Neyla Pekarek might be the only cellist to ever break a Billboard-chart record. The 27-year-old is one third of the folk-pop trio the Lumineers, who broke out from playing local coffee shops last year on the strength of their sleeper gospel-stomp love song “Ho Hey.”

Dwelling somewhere in the intersection between pop, nouveau folk, and bluegrass, the Colorado-based group met through a Craigslist ad. Childhood friends Wesley Schultz and Jeremiah Fraites had moved from New York to Denver and were looking for a cellist; Neyla had just finished a degree in music education and was scrolling through the site looking for jobs. The trio soon put together a self-titled, home-recorded EP that got them a management deal; a few years later they released their first full-length album, which led to two Grammy nominations (for best new artist and best Americana album) this year.

I talked to Neyla a couple of weeks ago, right before a Lumineers show in Vancouver, about random luck, being the the only woman in a band of dudes, and how fame has shifted her definitions of success and failure.

CAITLIN WHITE: How did you start playing music? What drew you to the cello?

NEYLA PEKAREK: Music was the one thing that always came naturally to me in school. I remember a demonstration in elementary school when they told us you had to be in fifth grade to play the woodwind instruments, and you had to be in fourth grade to play a stringed instrument. So I went with cello because I wanted to get started sooner. I fell in love [with the cello] as soon as I started playing it.

Your band met in such a random way. Did finding one another on Craigslist feel like fate?

It is very random. I was right out of college, and I was kind of perusing Craigslist for anything that could hold me over until I found a full-time teaching job, and I saw an ad for the Lumineers. What ended up happening was not what I expected, that’s for sure! I wouldn’t even recommend the steps I took to any young girl looking to start playing music. Meeting two strangers via Craigslist probably isn’t the best way to get started! [Laughs] But it just kind of worked out. It went very quickly, and it continues to be that way. I think in a couple of years I’m going to look back and think, What the hell just happened? It’s just been really crazy. None of us expected it to get to the caliber of where it is. Since [our first meeting] we’ve had a lot happen. Our first goal—to play music for a living—happened about two years ago, and that was a huge success for us. Then things like the Grammys and Saturday Night Live and touring Europe—one of those things would have been a really huge surprise for us, but all of them kind of happening at once has been really overwhelming and really exciting.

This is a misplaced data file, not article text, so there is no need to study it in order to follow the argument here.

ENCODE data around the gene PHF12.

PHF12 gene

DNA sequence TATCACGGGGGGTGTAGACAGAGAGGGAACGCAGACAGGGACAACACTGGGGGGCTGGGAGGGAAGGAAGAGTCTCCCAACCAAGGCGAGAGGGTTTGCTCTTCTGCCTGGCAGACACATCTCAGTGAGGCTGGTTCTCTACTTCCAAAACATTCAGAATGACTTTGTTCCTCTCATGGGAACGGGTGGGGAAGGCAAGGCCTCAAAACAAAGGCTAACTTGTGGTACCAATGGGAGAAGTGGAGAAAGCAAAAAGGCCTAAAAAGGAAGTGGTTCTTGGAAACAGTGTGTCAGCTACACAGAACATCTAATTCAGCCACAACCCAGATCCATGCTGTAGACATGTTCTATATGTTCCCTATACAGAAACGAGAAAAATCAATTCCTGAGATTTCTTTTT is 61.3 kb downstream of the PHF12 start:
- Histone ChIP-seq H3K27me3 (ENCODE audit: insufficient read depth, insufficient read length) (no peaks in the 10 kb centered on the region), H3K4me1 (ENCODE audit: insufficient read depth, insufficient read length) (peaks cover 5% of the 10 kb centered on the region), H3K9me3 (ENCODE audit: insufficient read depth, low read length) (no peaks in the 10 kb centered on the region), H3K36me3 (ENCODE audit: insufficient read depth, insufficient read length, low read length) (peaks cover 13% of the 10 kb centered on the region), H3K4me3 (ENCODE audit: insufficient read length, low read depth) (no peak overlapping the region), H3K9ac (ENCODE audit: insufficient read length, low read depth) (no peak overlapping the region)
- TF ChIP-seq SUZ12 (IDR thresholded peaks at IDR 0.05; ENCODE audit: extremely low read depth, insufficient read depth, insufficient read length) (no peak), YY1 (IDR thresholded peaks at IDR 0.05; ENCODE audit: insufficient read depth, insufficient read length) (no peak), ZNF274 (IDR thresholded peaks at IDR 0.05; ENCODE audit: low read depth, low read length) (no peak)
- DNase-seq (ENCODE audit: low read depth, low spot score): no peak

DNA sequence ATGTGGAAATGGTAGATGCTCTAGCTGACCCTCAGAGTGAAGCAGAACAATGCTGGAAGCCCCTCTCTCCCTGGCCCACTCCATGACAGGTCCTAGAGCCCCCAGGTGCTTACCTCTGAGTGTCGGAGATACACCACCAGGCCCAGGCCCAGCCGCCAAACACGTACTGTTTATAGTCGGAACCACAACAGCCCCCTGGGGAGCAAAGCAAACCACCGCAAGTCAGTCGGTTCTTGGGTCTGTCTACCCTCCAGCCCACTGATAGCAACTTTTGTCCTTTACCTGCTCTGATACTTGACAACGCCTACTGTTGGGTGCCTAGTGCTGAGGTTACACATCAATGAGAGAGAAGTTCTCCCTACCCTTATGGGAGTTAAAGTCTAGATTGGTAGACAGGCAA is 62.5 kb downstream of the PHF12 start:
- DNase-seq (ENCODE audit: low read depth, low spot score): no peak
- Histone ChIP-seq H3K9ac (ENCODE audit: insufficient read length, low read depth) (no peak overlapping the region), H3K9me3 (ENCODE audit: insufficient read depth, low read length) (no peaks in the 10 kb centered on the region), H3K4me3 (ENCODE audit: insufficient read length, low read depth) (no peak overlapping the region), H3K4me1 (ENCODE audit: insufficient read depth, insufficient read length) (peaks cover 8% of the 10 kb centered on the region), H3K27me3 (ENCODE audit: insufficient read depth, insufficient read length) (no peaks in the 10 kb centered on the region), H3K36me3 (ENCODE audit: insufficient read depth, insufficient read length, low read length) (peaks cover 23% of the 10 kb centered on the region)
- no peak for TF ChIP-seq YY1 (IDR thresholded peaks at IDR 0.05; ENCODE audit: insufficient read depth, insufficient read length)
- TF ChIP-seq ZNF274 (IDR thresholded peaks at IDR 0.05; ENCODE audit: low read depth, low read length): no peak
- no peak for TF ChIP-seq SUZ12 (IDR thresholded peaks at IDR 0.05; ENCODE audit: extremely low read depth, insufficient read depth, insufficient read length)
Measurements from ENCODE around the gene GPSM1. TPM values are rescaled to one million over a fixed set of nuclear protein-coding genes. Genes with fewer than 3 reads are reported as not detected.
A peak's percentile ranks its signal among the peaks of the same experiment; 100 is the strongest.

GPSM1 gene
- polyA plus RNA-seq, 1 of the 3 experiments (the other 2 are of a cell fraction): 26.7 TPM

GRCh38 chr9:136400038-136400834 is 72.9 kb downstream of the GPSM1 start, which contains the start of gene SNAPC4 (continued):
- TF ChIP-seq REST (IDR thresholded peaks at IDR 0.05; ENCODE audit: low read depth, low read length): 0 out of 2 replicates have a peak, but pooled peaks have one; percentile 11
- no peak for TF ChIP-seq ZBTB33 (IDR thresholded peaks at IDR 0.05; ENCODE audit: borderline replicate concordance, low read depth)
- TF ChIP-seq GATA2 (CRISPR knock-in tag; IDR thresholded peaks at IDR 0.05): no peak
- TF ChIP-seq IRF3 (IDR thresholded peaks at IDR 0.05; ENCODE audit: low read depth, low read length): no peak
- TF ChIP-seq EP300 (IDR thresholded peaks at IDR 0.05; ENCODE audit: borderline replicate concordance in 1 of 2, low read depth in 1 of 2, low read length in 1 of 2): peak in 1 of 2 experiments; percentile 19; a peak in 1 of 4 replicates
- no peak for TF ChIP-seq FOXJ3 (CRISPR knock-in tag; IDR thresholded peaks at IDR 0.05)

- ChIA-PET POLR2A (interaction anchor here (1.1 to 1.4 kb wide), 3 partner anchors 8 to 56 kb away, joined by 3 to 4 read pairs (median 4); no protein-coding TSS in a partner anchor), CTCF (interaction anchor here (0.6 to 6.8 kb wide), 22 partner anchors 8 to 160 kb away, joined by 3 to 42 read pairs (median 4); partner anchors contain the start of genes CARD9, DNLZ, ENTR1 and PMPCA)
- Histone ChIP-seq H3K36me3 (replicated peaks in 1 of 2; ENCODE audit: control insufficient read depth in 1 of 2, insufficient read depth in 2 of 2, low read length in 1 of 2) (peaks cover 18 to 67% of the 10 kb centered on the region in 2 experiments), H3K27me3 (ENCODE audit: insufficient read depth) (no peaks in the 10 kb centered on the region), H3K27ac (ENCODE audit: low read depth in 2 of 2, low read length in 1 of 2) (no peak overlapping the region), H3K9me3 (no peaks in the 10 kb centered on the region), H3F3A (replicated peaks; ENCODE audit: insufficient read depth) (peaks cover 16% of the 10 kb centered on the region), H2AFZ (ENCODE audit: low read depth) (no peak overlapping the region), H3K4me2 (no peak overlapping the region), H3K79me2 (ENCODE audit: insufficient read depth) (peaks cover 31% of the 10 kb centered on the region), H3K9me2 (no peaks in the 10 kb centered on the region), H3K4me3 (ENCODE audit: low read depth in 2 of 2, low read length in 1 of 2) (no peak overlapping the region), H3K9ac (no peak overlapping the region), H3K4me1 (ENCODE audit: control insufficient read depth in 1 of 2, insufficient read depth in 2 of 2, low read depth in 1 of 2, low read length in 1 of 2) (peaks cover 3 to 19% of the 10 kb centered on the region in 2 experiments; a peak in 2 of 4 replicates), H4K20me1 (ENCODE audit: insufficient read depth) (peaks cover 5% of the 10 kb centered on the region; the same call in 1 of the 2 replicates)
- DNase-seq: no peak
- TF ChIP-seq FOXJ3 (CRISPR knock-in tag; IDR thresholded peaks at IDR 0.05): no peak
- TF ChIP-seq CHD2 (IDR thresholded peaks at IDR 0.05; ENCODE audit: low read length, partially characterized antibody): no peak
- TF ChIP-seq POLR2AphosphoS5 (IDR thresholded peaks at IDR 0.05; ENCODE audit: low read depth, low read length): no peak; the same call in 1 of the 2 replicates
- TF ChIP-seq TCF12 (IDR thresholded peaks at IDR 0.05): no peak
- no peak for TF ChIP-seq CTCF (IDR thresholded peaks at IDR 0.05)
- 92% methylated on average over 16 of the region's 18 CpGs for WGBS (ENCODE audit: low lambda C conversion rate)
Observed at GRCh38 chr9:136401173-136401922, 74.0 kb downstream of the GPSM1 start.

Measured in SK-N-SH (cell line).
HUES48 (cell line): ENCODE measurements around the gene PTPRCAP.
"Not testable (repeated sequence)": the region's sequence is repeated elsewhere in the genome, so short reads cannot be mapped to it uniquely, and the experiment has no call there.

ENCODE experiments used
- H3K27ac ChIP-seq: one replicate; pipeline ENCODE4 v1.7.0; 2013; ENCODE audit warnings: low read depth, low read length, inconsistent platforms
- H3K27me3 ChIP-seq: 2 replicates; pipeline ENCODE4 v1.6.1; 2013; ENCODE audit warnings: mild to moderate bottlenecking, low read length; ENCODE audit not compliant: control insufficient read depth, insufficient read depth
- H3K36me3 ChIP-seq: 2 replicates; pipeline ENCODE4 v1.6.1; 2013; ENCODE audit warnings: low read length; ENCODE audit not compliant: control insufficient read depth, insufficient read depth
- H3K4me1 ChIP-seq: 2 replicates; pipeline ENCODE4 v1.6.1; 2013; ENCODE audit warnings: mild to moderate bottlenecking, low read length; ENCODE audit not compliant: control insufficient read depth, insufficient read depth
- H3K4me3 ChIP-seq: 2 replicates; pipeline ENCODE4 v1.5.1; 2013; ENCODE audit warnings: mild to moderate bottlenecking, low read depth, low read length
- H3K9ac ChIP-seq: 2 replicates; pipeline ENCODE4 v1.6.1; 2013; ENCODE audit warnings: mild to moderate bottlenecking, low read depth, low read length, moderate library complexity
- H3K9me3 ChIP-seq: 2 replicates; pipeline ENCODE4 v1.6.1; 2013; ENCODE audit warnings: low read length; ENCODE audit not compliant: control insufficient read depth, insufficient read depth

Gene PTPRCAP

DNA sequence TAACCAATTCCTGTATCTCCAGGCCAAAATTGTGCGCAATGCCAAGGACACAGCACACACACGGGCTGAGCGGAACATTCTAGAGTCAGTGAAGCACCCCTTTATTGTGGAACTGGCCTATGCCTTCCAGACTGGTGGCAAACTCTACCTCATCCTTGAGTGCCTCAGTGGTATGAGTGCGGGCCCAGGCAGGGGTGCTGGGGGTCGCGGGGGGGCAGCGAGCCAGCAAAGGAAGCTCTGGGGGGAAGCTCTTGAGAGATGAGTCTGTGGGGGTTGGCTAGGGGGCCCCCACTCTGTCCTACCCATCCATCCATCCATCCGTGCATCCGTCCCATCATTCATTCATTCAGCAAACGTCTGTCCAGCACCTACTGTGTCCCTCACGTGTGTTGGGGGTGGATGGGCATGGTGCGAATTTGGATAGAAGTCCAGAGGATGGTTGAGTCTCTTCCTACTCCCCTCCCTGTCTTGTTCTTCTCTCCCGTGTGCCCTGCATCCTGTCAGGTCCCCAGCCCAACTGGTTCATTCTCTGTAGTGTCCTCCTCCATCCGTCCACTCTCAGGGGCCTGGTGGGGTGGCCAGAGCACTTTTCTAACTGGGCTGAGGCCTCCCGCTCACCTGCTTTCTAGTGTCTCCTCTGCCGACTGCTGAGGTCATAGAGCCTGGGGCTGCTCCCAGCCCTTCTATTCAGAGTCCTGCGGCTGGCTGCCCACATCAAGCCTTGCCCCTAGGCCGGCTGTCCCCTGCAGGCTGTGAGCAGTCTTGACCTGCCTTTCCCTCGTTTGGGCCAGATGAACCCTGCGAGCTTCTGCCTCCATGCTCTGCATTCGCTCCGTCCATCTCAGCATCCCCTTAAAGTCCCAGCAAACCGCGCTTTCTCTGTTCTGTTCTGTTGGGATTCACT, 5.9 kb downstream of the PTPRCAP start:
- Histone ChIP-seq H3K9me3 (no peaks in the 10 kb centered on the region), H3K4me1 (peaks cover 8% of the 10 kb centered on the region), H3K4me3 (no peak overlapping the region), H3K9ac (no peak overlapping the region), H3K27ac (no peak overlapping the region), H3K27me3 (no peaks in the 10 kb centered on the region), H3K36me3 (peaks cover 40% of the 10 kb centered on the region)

Were you disappointed when you didn’t win the two Grammys you were nominated for?

No, I think we were all sort of relieved. Even just attending the Grammys themselves, we were a little bit out of our element. I think we were really overwhelmed by the whole thing. And if we had won—I think the pace that we’re going is already breakneck speed, and a Grammy would’ve just increased all of that. We just felt like we were really proud of this record and we were really excited to have the nomination, and that was plenty for us.

You weren’t disappointed?

Not at all. I think it’s the reality of what this career is. It’s a lot of work, it’s a lot of time away from home—we spent almost 300 days on the road last year. I think that’s the biggest challenge of it, learning to live this lifestyle. I went to school to be a musician and I got trained to be a singer and a cellist, but nobody ever trained us to address the lifestyle and to deal with the pressure of whatever this fame is. It’s a weird industry and a weird lifestyle, and I think it can change you. All of us are just trying to stay very humble and really grounded and stay the same people that we were—and I’m pretty proud of that.

How is it on tour being the only girl in the band?

It is a struggle. I’ve learned so much more about myself and about being a woman because I’ve been surrounded by men. The music business has so many strong females in it, but it’s still very much a male-dominated business. [As a woman] you have to talk twice as loud and perform twice as hard, and you have to wear heels! I see myself working really hard to make everything equal between all of us. The boys are learning a lot about it and they’ve been really supportive, but there’ve been some growing pains.

Anything else you want to let people know?

I was super excited to do this interview, because I love Rookie. I didn’t know about it until I read an article about it in a fashion magazine. I think it’s such a good thing to have. I wish I’d had it as a teenager. ♦

Caitlin Cristin White is a writer who lives in New York City. She likes puppies and poetry but hates phonies. She lives in praise of the mysteries.